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Farida Sultana(February 2012)

In this podcast Farida gives a keynote presentation at the hui.

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In a thought-provoking keynote presentation at the Decolonise Your Minds hui in Auckland, Farida Sultana shared insights from their journey and perception of the world. Recorded on February 5th, 2012, Sultana began by reflecting on their initial encounter with feminism in 1991 during a visit to a women's refuge in the UK. At the time, Sultana did not fully comprehend the feminist discussions but later came to understand their own feminist leanings when called out by Māori women in Hamilton, New Zealand.

While Sultana had not perceived themself as a feminist, others recognized feminism in their work and approach to life. An anecdote about being advised to "polish it down" when running for election points to the broader societal reluctance to embrace feminist ideals. Sultana's response highlights frustration with the expectation that one conform to societal norms rather than challenge them. Sultana emphasized the importance of not diluting one's beliefs to fit in, especially if doing so could hinder progress for future generations.

Reflecting on their past, Sultana recounted the unrecognized feminist actions of their aunts who defied societal norms in a Bangladeshi village and lived independently. Despite warnings from their mother to not emulate the aunts, Sultana found inspiration in their trailblazing ways.

Sultana detailed the foundation of Shakti organization in New Zealand which was established 15 years prior, born from a critical need for services for immigrant and refugee women, such as English language learning and support in coping with domestic violence. Sultana discussed the difficulties these women faced confronting patriarchal structures both within their communities and culturally insensitive institutions. The necessity of the organization became apparent when discussions surrounding domestic violence arose, highlighting the systemic issues these women faced.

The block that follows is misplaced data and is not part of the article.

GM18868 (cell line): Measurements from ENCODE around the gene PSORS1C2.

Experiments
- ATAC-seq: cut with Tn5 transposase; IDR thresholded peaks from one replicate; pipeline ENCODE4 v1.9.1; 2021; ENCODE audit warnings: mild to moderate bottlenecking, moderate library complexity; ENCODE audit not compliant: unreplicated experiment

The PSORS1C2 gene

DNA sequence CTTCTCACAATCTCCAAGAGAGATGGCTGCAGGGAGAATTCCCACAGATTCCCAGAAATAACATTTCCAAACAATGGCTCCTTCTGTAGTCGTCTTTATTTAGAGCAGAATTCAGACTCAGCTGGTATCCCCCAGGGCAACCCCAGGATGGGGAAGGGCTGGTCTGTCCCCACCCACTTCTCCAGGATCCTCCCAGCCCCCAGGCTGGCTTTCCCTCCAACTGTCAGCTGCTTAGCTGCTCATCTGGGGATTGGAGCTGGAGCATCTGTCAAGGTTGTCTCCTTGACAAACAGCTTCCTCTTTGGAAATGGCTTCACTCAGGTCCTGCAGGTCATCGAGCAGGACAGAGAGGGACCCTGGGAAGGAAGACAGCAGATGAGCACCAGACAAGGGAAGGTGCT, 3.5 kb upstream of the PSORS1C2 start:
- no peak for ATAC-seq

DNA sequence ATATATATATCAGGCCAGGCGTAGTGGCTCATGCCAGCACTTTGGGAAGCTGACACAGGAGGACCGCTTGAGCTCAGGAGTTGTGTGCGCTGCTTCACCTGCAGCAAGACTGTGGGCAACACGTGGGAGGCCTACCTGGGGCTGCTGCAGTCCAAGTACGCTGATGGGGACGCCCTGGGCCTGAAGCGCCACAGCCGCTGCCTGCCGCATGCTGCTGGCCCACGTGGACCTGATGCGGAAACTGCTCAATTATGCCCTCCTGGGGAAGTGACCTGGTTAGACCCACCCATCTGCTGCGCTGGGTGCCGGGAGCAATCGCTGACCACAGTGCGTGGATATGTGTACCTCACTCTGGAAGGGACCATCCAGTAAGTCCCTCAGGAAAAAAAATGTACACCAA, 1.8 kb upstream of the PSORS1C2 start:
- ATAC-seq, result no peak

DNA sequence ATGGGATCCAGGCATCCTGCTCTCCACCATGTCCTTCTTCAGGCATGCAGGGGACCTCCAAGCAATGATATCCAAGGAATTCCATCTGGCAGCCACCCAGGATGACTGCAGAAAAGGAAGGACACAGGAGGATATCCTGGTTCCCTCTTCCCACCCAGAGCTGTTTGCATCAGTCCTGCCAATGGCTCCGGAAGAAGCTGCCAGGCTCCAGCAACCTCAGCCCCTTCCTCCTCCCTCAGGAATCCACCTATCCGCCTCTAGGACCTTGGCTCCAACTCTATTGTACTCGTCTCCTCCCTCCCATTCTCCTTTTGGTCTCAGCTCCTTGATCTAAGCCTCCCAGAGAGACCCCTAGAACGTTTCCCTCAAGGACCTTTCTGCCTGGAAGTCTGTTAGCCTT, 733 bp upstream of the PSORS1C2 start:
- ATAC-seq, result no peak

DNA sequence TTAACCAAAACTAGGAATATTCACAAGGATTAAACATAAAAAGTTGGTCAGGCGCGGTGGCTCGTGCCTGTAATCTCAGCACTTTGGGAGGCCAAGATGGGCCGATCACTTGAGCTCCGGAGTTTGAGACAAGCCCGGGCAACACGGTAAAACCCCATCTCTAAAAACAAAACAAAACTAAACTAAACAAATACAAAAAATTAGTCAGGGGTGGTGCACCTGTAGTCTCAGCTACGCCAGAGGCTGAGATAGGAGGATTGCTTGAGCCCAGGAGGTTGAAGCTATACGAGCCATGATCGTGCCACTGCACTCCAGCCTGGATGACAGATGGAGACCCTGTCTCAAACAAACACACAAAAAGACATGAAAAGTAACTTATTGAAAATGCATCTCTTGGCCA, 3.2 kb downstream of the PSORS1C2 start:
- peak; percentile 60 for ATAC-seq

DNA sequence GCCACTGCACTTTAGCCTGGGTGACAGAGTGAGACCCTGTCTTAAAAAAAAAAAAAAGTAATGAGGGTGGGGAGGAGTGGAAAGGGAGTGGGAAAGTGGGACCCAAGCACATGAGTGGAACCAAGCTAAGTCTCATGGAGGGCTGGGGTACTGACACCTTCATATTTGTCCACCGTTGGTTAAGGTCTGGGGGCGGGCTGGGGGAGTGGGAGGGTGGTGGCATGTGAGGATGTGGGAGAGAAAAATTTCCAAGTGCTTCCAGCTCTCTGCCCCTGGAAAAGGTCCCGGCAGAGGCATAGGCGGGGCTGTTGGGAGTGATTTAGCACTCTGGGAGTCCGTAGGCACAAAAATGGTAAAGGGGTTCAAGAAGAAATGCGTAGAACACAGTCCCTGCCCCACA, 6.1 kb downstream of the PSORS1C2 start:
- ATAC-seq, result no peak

Through personal stories, Sultana illustrated how the designation of 'other' exacerbated the challenges faced by ethnic minorities. The speech mentioned the detrimental effects of institutional racism, citing how the prevalence of key issues such as mental health struggles and discrimination in the workplace is often ignored.

The speaker concluded with a powerful call to action, urging people not to ignore racism, but to confront it head-on to pave the way for the next generation's progress. As an example, Sultana shared the story of a friend's daughter who, having grown up around feminist dialogue, chose to engage in activism herself.

Sultana's earnest appeal to the younger generation was to recognize the struggles and stand firm against societal pressures to conform. The speech left an impact, advocating that the battle for equality should continue, even if it means facing obstacles at every turn.

This presentation not only touched upon themes of feminism, activism, domestic violence, family, and immigration but also carried an underlying message of the importance of inclusivity, challenging existing norms, and striving for change. The original recording can be accessed at and is also archived at the Alexander Turnbull Library in Wellington, New Zealand.

This summary is created using Generative AI. Although it is based on the recording's transcription, it may contain errors or omissions. Click here to learn more about how this summary was created.

Record date:5th February 2012
Location:Ponsonby Community Centre, Auckland
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Archive:The master recording is archived at the Alexander Turnbull Library (OHDL-003913).